Who are some of the key leaders in the movement raising awareness of this?
The Resilience Project was founded by Katie Hodgetts in 2020 as a critical act of revolution.
Katie wanted to carve out spaces for young climate activists to take care of their mental health and find a community that allows them to experience joy, rest and a sense of belonging. One of the ways The Resilience Project supports young people is to train them to lead 8-week programmes in their local communities, called Resilience Circles.
The programme involves young people exchanging ways to navigate eco-anxiety and how to build resilience and reduce the chances of experiencing burnout. Since the debut of The Resilience Project, over 150 young people involved in climate activism have participated in the project and have successfully moved through the project developing themselves personally and professionally.
Alongside Katie, there are many amazing changemakers who are actively engaged in building communities of care and defining what care looks like:
- Force of Nature, a youth-led organisation supporting young people to host climate cafes, where they hold space for people to process their thoughts, feelings and experiences with eco-anxiety.
- Selin Nurgün, a somatic coach who conducts an integrative, trauma-informed, and body-based approach. They provide help to climate and social justice leaders practise the skills needed to self-regulate while working for social change.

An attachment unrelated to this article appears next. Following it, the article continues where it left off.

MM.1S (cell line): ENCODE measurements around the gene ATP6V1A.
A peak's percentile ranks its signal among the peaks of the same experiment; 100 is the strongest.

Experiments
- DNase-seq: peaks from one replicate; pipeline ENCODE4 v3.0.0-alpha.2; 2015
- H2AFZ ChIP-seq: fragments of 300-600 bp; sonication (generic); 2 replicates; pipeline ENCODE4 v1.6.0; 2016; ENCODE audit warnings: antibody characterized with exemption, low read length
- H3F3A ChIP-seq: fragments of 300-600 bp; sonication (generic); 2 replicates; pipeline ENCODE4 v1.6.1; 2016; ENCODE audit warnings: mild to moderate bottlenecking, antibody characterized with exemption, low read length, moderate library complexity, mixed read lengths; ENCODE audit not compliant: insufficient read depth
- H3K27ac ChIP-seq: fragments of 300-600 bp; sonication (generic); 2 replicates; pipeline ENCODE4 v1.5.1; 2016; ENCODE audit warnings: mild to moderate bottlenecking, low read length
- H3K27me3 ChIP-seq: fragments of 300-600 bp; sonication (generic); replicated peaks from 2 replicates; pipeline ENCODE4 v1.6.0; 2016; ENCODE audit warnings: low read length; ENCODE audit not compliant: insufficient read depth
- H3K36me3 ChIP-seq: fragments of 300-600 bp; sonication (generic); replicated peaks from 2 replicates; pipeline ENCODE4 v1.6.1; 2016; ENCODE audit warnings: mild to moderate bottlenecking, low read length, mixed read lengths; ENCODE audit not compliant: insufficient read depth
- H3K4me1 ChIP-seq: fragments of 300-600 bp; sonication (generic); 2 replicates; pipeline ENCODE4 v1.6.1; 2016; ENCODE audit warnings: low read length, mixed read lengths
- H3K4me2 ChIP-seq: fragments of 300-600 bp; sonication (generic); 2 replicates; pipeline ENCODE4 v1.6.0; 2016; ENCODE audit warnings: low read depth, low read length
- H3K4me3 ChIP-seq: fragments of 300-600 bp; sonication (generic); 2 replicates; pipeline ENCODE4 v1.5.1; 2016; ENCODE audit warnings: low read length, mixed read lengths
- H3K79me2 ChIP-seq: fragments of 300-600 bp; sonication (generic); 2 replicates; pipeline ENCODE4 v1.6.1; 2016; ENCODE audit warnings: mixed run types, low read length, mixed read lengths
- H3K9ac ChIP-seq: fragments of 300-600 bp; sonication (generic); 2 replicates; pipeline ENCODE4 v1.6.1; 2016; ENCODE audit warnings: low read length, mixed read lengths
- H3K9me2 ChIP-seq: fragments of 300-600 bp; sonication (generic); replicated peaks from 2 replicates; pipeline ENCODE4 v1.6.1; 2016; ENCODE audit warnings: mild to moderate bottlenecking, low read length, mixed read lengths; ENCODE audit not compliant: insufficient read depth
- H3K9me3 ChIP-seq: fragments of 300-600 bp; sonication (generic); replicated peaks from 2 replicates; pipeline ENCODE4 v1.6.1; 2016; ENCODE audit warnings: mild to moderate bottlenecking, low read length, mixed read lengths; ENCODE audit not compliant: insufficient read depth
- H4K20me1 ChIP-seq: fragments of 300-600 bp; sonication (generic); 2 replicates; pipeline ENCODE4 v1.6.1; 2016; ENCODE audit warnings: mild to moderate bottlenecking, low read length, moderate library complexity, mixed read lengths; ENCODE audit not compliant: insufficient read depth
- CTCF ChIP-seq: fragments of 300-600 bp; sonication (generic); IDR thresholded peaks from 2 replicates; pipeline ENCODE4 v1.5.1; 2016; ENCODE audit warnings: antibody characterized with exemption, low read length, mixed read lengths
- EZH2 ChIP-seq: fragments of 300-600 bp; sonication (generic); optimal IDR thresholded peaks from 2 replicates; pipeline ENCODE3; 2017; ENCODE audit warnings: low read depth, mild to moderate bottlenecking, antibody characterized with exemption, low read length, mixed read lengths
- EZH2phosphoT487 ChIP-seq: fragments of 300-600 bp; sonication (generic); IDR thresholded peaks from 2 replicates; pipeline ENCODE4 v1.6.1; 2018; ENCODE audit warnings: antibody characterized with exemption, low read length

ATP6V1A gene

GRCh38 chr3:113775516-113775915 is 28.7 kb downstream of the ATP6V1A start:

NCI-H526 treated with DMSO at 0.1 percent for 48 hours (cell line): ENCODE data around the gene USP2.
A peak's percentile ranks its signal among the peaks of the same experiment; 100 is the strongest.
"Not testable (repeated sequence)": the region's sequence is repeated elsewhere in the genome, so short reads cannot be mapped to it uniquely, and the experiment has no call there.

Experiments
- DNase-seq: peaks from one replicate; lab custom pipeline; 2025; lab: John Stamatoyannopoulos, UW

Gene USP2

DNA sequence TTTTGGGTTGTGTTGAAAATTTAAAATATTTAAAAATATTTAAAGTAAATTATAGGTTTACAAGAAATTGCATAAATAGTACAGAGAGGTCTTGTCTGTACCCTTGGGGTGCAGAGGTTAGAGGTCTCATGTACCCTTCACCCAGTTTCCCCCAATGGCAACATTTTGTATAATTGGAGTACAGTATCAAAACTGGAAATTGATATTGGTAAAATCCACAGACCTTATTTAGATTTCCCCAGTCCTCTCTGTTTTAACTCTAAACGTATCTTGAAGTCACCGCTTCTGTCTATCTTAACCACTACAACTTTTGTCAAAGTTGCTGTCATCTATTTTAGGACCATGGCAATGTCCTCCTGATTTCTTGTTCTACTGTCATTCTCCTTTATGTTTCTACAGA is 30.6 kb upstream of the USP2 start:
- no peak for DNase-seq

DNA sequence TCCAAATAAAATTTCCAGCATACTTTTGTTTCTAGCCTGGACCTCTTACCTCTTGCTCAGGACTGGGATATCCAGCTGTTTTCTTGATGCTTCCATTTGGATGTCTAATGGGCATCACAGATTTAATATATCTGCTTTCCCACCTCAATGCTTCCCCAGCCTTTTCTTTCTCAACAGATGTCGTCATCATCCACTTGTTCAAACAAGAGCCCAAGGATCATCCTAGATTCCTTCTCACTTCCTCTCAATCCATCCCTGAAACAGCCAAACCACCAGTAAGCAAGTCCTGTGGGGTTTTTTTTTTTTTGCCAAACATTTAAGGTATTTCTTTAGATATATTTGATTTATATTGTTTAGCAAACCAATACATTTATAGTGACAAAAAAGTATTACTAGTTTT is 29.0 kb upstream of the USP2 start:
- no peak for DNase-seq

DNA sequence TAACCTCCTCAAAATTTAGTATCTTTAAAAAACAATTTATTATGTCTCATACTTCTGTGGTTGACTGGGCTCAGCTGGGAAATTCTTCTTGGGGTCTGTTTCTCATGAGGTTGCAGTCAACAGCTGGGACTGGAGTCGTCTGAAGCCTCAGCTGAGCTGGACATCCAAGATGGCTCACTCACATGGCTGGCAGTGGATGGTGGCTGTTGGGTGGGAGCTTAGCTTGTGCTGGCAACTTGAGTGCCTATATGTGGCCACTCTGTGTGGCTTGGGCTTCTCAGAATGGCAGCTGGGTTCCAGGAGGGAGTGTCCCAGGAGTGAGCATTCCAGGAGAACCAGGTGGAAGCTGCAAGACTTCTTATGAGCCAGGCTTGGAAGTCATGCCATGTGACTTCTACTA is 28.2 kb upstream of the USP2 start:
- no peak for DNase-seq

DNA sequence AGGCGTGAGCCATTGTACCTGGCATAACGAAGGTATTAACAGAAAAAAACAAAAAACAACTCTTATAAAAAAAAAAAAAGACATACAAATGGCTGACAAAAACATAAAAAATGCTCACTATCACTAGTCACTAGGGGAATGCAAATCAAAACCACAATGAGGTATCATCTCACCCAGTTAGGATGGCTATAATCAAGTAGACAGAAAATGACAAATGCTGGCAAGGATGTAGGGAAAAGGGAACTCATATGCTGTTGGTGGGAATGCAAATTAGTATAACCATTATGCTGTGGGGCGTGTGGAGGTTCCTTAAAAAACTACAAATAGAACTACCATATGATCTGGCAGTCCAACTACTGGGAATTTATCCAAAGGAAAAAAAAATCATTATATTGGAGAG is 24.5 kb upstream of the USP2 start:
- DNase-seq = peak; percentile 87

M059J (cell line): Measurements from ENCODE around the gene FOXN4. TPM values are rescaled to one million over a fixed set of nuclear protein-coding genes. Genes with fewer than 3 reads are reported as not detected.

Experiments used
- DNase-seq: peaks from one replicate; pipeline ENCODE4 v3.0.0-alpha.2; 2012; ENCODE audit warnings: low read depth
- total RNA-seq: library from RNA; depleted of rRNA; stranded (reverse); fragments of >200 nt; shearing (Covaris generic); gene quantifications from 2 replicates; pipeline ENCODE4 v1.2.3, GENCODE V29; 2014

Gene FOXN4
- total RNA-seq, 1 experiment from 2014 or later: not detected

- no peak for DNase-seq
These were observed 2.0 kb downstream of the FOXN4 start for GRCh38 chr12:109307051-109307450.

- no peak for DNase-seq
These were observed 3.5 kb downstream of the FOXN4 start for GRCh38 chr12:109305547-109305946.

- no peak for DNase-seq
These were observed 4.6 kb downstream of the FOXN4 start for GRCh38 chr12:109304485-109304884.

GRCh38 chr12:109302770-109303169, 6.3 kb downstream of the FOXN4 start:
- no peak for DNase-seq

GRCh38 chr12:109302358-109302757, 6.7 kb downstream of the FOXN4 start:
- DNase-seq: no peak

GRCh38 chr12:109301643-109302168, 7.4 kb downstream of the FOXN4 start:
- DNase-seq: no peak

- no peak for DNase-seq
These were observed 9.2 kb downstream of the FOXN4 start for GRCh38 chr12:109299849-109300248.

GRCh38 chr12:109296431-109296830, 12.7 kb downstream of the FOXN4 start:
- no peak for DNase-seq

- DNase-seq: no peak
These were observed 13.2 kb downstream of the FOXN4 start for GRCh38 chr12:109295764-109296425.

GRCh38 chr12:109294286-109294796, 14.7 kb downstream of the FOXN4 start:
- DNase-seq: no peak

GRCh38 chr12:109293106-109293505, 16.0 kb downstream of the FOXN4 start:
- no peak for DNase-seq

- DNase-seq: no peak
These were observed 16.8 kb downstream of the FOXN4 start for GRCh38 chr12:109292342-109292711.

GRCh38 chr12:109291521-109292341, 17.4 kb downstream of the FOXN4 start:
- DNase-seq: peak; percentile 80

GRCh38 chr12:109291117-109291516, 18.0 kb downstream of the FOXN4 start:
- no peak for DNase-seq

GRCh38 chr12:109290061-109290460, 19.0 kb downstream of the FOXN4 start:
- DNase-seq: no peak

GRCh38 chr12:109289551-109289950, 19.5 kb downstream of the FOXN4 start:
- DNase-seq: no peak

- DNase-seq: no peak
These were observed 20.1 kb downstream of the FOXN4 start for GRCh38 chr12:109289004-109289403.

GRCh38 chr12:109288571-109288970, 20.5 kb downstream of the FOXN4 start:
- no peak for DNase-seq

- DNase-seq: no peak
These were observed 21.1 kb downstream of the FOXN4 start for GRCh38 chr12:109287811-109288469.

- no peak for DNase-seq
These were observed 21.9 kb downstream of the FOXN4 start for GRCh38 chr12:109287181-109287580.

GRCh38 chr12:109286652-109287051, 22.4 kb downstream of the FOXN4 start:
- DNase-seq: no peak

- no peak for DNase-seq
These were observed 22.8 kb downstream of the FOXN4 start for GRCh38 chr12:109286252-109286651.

- May Project Gardens, founded by Solomon-Kawall in 2007, a space where nature, art, creativity coincide. Solomon sees his work as a way to help people overcome personal, social and economical hardship.
In broad, some people may not directly and explicitly mention climate anxiety in their work, however, they create spaces where people can discover their sense of belonging and ease the tensions of carrying their eco-anxiety.
What can you do?
- Climate Psychology Alliance, climate cafes
- The Resilience Project @ourresilienceproject
- Check out our support and signposting document – https://www.theresilienceproject.org.uk/resources
- Mental Health First Aid – an organisation that provides mental health first aid trainings
- A list of mental health crisis helplines provided by Mind
Newsletters to sign up to:
- Gen Dread, a newsletter and upcoming book by Britt Wray
- Selin Nurgün, queer Turkish American, curates a regular newsletter that explores going through climate grief using tools such as somatic coaching, grief support and healing tools.
- It’s Not Just You: How to navigate Eco-anxiety and the climate crisis, book by Tori Tsui
- It’s the end of the world as we know it, and I don’t feel fine: Overcoming eco-anxiety and eco-phobia
- Book: A field guide to climate anxiety by Sarah Jacquette Ray
This article was written by Samia Dumbuya. Samia joined the Resilience Project in 2021 when they were trained to co-host a Resilience Circle in London. Samia now joins the Resilience Project organising team. Find them on socials on @samiadumbuya
Want to know more about the Resilience Project? Check out www.theresilienceproject.org.uk and follow us on Instagram to get involved @ourResilienceProject